The entrepreneurial excitement surrounding algae has contributed to increased dollars for research, says Juergen Polle, associate professor of biology at City University of New York. He's evaluating more than 800 wild algae strains, looking for high lipid producers that also show robust growth potential. Polle voices concern that over-stated claims for algae could hurt everyone in the industry if a backlash occurs. Some companies claim yields that are higher than possible in nature, he says, advising healthy skepticism toward companies making claims while withholding even basic details for "proprietary reasons." As a researcher, he would like to evaluate the technology to see if there truly has been a breakthrough, or whether the concept is flawed. There is, after all, a reason why academia developed a system for research papers to undergo peer review before publication in academic journals.

Tension exists between academia and the business community. Mary Rosenthal, executive director of the Algal Biomass Organization, calls it the dance between the cautiousness of academia and the entrepreneurial desire for commercialization. "We need both, we need academics to develop the science and the entrepreneur to keep us on a good commercial track," she says. "Then we can create an industry." Previously, Rosenthal was director of communications and public affairs for NatureWorks LLC, a Cargill Inc. subsidiary that is a large manufacturer of bioplastics. "I've spent the past four years immersed in the world of sustainable plastics, so I am well aware of the huge potential for algae to serve many different needs, including fuel, food and chemicals," she says. She sees algae development accelerating at a faster pace than the development of bioplastics, which also involves microbes, in this case fermenting a corn substrate.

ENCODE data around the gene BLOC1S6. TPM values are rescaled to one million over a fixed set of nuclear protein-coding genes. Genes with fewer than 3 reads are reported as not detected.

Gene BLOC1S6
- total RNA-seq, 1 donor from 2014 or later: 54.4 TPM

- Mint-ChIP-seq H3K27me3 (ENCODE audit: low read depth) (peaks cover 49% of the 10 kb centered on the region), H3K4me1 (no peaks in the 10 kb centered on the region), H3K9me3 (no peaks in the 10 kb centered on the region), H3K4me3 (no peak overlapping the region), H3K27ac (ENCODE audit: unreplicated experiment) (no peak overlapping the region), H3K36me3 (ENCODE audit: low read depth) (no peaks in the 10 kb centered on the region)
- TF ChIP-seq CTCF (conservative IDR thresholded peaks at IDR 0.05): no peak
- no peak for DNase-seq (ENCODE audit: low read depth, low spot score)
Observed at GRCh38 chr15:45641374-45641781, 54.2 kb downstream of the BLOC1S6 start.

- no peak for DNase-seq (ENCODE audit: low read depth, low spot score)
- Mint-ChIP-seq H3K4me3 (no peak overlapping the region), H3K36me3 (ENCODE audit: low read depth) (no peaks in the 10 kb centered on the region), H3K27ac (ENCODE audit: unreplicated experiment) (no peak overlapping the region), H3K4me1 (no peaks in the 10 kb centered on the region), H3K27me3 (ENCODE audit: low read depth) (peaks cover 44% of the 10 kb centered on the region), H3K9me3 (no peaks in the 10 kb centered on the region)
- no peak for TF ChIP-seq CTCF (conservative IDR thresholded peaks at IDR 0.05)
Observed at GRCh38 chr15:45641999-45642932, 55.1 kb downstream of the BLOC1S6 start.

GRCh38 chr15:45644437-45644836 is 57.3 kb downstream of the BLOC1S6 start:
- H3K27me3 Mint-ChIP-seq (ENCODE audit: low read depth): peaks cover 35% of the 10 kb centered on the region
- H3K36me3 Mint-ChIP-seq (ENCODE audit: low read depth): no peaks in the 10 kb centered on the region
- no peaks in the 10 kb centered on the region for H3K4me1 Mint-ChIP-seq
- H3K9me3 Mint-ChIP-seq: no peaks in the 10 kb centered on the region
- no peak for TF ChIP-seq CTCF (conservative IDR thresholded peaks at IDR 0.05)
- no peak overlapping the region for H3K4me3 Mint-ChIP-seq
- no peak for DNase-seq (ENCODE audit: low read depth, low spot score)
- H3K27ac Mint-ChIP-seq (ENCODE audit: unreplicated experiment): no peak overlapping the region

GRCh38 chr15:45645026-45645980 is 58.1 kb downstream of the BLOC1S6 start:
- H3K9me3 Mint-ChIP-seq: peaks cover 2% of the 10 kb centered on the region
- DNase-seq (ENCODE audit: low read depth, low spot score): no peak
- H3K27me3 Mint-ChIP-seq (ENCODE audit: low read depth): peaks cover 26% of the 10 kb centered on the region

As one who has successfully developed algae production for nutritional supplements, Barclay says the real challenge for algae is scaling up for high-volume, low-cost fuel markets. "Anybody can make 200 gallons of algal fuel," he says. "Figuring out how to grow algae on a very large scale is where all the problems come in." It is relatively easy to grow algae in controlled laboratory conditions, and getting oil yields of 50 percent to 60 percent under ideal conditions is achievable, he points out. However, extrapolating those peak yields over a year is the source of some of the overly ambitious claims. "The average yield over a year's time in cells grown outdoors drops to 15 to 25 percent," Barclay says. "For biofuels to become cost effective that needs to be 40 or 50 percent." Put in perspective, Barclay says this will require more than a 300-fold increase in productivity.

While biologists are focused on understanding and optimizing algae performance, engineers are working to devise the systems that cost-effectively support production, harvesting and oil extraction. The DOE roadmap calls for an acceleration of that work in private-public partnerships. "Given recent and dramatic advances in relevant fields, in particular biology, and the fact that realizing the strategic potential of this feedstock will require critical engineering innovations and science breakthroughs in understanding algal mass culture and downstream processing, a more substantial and sustained investment is paramount," the report says. Prominent examples already underway are the DARPA awards with $25 million going to a collaboration managed by defense contractor Science Applications International Corp., and $43 million going to a collaboration managed by General Atomics.

Announcements of subcontracts being signed in those projects began to surface this summer. More research collaborations are in the works and are expected to be supported with economic stimulus funds. Proposals were due in mid-September from partnerships applying for a portion of the $50 million earmarked for algae consortia and $35 million for advanced biofuels.

Algae followers will closely watch those named in the various research announcements for clues on which companies and academic research teams are emerging as winners in the race to commercialize algae.

Susanne Retka Schill is assistant editor of Biodiesel Magazine. Reach her at or (701) 738-4922.